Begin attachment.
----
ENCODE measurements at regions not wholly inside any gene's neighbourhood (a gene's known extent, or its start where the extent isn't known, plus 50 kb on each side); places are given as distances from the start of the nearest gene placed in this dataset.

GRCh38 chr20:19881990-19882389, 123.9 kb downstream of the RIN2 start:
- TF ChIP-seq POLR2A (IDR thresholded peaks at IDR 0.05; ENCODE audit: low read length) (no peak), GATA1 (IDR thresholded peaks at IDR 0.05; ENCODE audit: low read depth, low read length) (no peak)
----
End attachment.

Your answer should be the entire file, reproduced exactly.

ENCODE measurements at regions not wholly inside any gene's neighbourhood (a gene's known extent, or its start where the extent isn't known, plus 50 kb on each side); places are given as distances from the start of the nearest gene placed in this dataset.

GRCh38 chr20:19881990-19882389, 123.9 kb downstream of the RIN2 start:
- TF ChIP-seq POLR2A (IDR thresholded peaks at IDR 0.05; ENCODE audit: low read length) (no peak), GATA1 (IDR thresholded peaks at IDR 0.05; ENCODE audit: low read depth, low read length) (no peak)